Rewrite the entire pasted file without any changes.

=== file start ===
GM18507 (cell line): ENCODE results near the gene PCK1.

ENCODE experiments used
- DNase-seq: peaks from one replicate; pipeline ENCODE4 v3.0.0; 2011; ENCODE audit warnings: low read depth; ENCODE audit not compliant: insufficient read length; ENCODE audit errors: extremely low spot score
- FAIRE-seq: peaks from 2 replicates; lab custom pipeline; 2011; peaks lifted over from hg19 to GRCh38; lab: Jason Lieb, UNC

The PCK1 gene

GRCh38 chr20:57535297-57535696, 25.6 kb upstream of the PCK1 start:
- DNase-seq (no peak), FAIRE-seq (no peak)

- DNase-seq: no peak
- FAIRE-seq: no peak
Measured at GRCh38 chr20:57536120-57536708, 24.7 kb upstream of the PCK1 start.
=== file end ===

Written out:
GM18507 (cell line): ENCODE results near the gene PCK1.

ENCODE experiments used
- DNase-seq: peaks from one replicate; pipeline ENCODE4 v3.0.0; 2011; ENCODE audit warnings: low read depth; ENCODE audit not compliant: insufficient read length; ENCODE audit errors: extremely low spot score
- FAIRE-seq: peaks from 2 replicates; lab custom pipeline; 2011; peaks lifted over from hg19 to GRCh38; lab: Jason Lieb, UNC

The PCK1 gene

GRCh38 chr20:57535297-57535696, 25.6 kb upstream of the PCK1 start:
- DNase-seq (no peak), FAIRE-seq (no peak)

- DNase-seq: no peak
- FAIRE-seq: no peak
Measured at GRCh38 chr20:57536120-57536708, 24.7 kb upstream of the PCK1 start.